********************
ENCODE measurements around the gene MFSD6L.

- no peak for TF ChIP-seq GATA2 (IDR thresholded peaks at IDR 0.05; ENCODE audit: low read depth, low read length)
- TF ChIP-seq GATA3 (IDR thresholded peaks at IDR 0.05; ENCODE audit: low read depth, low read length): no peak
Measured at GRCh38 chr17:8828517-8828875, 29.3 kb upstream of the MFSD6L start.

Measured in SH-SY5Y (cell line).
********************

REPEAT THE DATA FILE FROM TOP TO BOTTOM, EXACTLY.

ENCODE measurements around the gene MFSD6L.

- no peak for TF ChIP-seq GATA2 (IDR thresholded peaks at IDR 0.05; ENCODE audit: low read depth, low read length)
- TF ChIP-seq GATA3 (IDR thresholded peaks at IDR 0.05; ENCODE audit: low read depth, low read length): no peak
Measured at GRCh38 chr17:8828517-8828875, 29.3 kb upstream of the MFSD6L start.

Measured in SH-SY5Y (cell line).